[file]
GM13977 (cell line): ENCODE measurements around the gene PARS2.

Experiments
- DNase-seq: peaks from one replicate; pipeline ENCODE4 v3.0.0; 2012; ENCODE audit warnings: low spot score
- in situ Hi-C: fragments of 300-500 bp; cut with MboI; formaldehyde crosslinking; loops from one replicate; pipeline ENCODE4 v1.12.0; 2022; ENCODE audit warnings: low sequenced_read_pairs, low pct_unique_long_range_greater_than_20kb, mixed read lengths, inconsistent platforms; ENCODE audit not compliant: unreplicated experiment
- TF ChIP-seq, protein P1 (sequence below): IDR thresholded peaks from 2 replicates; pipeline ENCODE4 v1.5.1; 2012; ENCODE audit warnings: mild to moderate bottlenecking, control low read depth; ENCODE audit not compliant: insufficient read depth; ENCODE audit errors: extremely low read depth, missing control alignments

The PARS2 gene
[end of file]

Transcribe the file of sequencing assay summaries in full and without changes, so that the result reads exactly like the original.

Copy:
GM13977 (cell line): ENCODE measurements around the gene PARS2.

Experiments
- DNase-seq: peaks from one replicate; pipeline ENCODE4 v3.0.0; 2012; ENCODE audit warnings: low spot score
- in situ Hi-C: fragments of 300-500 bp; cut with MboI; formaldehyde crosslinking; loops from one replicate; pipeline ENCODE4 v1.12.0; 2022; ENCODE audit warnings: low sequenced_read_pairs, low pct_unique_long_range_greater_than_20kb, mixed read lengths, inconsistent platforms; ENCODE audit not compliant: unreplicated experiment
- TF ChIP-seq, protein P1 (sequence below): IDR thresholded peaks from 2 replicates; pipeline ENCODE4 v1.5.1; 2012; ENCODE audit warnings: mild to moderate bottlenecking, control low read depth; ENCODE audit not compliant: insufficient read depth; ENCODE audit errors: extremely low read depth, missing control alignments

The PARS2 gene